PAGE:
The Muselet #40: What Evidence

“Once upon a time people thought the world was flat. But they were wrong. The world is round. Like a pancake.” — Herman Finkers, Dutch comedian

Last weekend I watched Behind The Curve, a documentary about “Flat Earthers” — people alive today that believe the world is flat. Of course, I had heard about this group, but hadn’t given it much thought beyond your typical eye roll. “Oh another group of nut jobs. What’s happening to this world?”

However, I found the documentary fascinating, for a few reasons:

  1. For just the basic understanding of what flat earthers actually mean when they say the world is flat, and how that would work. 

  2. It gives idea of how these group manage to stay “on track” even when encountering evidence that counters their beliefs.

  3. It gives some hints as to how we should respond to these types of groups.

Now, my guess would be that there are few or likely no people in my audience that believe the world is actually flat. Very likely, you find the idea rather ridiculous. Good, this makes it a reasonably uncontroversial case to have a closer look at. Because it’s real, this group exists, and based on my impression from this documentary, these are not completely deranged people. So, how does that happen?

There are many other beliefs that bring people together in a similar fashion that are harder to disprove. Originally I included a list here, but I decided not to. There would be a good chance you would identify with one of them and instantly mentally check out, because “how dare I include belief X, and compare it to flat earthers!” If you want, you can do this exercise yourself. See if there’s anything you believe, that somehow matches the the type of dynamic and behavior of flat earthers.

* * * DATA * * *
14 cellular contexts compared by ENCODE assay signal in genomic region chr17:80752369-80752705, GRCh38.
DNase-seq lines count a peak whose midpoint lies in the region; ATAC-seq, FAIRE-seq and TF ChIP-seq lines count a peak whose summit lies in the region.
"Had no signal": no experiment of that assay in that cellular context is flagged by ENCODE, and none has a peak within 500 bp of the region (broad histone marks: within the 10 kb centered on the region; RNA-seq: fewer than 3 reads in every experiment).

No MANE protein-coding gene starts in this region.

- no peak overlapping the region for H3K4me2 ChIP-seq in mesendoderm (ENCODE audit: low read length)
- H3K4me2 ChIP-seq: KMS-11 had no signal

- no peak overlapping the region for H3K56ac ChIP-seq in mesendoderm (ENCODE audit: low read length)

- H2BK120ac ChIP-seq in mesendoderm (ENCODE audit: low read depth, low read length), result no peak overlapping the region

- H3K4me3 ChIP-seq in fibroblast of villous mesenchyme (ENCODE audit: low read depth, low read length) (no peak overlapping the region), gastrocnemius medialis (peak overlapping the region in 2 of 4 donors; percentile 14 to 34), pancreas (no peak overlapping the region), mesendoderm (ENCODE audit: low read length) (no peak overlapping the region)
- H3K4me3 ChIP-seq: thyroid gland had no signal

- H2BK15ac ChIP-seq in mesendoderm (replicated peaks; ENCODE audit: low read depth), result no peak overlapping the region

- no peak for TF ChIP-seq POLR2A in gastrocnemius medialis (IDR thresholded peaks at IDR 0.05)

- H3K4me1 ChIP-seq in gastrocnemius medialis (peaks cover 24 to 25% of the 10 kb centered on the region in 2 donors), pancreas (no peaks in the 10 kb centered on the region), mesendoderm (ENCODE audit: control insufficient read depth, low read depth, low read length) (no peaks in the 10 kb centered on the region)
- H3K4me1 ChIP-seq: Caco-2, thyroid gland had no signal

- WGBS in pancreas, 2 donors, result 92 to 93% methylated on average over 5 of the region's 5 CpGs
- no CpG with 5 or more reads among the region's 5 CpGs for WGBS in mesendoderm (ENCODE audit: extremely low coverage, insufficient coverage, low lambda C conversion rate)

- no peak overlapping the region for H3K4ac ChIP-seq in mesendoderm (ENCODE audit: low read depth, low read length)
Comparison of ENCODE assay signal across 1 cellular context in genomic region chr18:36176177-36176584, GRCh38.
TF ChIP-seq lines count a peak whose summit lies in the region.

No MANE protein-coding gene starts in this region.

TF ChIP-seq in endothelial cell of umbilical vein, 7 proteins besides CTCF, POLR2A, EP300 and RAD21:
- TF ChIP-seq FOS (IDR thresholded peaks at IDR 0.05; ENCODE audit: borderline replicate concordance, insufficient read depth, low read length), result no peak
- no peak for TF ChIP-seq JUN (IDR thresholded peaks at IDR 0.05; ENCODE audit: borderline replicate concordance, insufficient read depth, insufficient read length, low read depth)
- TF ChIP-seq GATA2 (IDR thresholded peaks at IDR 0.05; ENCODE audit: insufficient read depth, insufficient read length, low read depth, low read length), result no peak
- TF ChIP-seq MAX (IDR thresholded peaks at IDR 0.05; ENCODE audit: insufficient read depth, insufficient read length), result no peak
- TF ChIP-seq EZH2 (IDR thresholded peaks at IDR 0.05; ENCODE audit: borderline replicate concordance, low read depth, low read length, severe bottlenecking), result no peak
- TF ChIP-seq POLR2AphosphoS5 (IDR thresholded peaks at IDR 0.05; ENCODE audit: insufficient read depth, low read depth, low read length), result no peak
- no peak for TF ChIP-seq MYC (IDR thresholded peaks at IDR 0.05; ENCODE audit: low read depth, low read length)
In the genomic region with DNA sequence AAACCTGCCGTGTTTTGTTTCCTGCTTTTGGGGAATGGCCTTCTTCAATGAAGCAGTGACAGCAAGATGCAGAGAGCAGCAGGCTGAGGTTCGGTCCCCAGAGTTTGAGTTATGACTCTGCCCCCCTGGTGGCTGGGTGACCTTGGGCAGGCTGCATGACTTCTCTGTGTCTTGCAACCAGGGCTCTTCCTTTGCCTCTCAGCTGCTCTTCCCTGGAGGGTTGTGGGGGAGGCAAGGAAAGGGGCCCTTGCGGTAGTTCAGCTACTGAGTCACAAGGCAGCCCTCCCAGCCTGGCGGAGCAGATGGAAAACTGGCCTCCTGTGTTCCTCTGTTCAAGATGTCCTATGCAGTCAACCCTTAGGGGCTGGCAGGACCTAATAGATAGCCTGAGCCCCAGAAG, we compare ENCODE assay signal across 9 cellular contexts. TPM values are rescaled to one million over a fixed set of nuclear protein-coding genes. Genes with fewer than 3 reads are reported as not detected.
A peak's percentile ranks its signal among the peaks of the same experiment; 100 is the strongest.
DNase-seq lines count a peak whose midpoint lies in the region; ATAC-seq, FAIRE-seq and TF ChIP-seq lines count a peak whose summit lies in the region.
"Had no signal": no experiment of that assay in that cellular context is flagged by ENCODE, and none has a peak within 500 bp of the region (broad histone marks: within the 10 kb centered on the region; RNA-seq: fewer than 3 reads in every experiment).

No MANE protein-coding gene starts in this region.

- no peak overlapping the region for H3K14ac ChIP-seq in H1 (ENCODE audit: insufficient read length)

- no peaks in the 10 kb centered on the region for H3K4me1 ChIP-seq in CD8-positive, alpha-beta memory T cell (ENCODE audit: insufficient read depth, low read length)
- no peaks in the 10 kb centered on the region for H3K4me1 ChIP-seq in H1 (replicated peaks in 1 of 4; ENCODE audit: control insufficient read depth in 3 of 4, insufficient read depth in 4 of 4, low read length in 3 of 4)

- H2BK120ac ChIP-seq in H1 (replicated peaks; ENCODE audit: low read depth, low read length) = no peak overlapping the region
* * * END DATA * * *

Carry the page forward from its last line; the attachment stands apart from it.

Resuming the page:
Before we go there, let me summarize what flat earth is all about.

In short, modern flat-earthers believe we live in a giant dome as visualized here:

The continents are laid out in a flat circle, with a huge ice wall surrounding it. If you’ve ever seen The Truman show — that’s more or less the idea, except the “real” dome is much larger. The flat earth belief is that “they” would like us to believe the world is spherical, but that’s just a lie perpetuated through our education system and “science.” Who “they” are is not entirely clear, but it’s part of a big conspiracy. 

“But, but, but…” you’ll say.

Please don’t ask any follow-up questions about this — I won’t be able to answer them. 

Ok, let me be open and somewhat judgmental on this, and then proceed to more productive territory. 

This is pretty kookoo, and relatively easy to invalidate. Go find that giant ice wall. Go execute a simple experiment involving putting 3 poles at equal hight in the ground at reasonable distance, and shine a laser through them to check if they align perfectly (as they should if the earth is flat). In fact, in the documentary, a sub-group of flat-earthers is formed that are interested in proving the earth is flat. To do so, they run exactly this experiment. Twice. The first one fails because the laser is too wide and the distance too large. They then repeat the experiment at the very end of the documentary and find... the poles don’t align. Yet, somehow this doesn’t convince them. They also buy a $20,000 device that measures the earth’s rotation, and find… that the earth rotates. Yet, they find this unconvincing.

What is going on here?

Here’s my theory. 

What attracts people to conspiracies and other radical ideas? Why do they get an audience? I think there’s various potential reasons for this:

  1. They are interesting. The idea that there’s age-old conspiracy going on that tries to hide the fact that the world is flat is objectively more interesting than that the earth is a sphere and there’s… no conspiracy. Right? Aren’t conspiracies more exciting than… there’s nothing going on? I completely buy into the idea that if I would start to buy into some, any, conspiracy tomorrow, my life will get a whole lot more interesting. Right?